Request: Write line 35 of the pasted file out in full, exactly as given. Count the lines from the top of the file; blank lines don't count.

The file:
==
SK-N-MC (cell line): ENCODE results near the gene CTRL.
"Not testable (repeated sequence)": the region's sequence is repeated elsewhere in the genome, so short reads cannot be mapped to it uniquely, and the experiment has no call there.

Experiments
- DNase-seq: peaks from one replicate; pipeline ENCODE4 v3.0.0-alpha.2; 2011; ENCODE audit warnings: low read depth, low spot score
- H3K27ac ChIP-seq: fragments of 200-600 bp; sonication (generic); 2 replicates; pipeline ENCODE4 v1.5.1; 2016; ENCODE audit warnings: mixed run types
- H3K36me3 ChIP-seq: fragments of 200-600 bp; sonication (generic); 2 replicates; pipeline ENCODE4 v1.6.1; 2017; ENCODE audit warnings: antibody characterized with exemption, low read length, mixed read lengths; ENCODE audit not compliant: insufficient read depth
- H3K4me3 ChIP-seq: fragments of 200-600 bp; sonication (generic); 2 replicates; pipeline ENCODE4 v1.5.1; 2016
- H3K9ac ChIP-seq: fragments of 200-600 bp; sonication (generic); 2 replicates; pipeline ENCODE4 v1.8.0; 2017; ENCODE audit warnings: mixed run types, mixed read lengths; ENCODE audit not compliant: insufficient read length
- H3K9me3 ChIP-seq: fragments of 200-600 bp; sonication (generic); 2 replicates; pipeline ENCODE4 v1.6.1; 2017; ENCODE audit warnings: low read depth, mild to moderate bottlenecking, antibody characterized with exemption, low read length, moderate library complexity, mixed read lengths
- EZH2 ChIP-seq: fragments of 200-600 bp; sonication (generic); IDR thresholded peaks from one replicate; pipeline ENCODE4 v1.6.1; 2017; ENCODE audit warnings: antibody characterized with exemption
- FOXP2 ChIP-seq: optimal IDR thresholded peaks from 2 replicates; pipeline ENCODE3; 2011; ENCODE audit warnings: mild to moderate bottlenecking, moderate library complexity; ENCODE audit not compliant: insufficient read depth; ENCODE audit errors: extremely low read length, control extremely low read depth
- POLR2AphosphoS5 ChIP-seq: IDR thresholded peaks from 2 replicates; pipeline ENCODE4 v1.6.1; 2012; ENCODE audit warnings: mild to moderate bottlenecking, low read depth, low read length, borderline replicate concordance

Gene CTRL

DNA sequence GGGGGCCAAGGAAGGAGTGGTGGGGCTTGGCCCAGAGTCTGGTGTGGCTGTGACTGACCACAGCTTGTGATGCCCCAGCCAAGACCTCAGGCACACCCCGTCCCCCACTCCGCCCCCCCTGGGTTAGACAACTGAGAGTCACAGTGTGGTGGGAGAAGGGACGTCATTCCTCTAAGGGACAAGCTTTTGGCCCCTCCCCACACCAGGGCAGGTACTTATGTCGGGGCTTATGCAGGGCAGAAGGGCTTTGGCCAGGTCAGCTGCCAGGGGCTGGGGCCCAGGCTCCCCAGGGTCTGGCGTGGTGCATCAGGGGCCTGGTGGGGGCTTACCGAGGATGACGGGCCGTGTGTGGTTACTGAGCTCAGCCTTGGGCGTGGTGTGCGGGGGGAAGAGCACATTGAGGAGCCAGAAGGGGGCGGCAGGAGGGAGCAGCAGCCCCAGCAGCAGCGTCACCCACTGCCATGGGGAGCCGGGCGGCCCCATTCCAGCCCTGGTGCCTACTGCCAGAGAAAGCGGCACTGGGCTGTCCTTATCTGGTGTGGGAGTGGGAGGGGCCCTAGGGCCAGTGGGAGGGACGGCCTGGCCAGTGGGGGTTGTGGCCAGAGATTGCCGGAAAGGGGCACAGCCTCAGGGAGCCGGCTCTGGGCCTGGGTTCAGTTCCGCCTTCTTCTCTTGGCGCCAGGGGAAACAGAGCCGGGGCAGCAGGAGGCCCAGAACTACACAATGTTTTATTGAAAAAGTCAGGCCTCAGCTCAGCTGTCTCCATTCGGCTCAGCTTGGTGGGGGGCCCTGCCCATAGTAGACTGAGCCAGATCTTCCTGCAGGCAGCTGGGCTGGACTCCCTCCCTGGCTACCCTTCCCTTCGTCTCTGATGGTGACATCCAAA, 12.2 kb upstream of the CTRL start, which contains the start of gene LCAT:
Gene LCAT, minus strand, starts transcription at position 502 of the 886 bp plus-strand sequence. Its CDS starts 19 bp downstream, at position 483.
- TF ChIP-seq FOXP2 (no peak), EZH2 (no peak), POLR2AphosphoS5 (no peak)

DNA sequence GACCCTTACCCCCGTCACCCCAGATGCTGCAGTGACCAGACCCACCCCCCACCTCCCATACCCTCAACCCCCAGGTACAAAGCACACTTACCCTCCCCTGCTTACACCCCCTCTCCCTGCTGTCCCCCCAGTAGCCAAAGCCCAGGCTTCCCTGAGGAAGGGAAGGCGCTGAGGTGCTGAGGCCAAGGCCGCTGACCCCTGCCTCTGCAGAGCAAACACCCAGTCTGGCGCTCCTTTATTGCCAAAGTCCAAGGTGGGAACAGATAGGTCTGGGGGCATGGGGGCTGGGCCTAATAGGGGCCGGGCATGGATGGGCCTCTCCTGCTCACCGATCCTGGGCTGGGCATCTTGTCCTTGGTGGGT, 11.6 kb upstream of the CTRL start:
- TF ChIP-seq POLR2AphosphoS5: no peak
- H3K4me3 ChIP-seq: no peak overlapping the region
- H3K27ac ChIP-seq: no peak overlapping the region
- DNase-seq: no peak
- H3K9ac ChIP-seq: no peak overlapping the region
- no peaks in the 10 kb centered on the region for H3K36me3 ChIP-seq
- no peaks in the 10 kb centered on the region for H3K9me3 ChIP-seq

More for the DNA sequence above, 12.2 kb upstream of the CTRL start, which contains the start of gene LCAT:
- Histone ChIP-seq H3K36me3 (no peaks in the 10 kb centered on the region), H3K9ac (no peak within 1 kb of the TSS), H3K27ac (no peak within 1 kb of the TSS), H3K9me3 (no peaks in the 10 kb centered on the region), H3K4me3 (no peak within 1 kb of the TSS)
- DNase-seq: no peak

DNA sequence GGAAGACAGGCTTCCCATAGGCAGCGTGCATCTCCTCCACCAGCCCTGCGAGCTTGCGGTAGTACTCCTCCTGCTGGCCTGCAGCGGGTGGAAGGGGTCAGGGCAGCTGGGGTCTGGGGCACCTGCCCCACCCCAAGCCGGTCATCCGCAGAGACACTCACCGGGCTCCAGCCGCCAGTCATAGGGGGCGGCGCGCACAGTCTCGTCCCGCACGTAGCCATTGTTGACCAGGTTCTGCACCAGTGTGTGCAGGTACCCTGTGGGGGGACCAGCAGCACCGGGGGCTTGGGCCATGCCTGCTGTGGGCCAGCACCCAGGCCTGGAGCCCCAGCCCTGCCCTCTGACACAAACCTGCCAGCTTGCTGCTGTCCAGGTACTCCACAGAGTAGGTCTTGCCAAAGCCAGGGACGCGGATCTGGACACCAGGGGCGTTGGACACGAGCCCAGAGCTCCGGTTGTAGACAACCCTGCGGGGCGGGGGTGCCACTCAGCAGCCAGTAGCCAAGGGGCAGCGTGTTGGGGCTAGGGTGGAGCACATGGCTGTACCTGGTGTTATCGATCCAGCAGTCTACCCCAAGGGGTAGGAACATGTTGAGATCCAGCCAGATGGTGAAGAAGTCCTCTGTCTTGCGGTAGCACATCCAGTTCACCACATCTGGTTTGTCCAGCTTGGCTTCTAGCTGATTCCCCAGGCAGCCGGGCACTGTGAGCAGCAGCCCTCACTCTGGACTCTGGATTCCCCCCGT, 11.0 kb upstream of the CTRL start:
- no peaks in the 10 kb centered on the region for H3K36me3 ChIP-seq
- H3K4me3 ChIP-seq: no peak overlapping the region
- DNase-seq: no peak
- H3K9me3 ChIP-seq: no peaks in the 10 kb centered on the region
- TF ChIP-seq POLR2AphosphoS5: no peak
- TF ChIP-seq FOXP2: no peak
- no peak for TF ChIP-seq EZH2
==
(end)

- no peak for TF ChIP-seq EZH2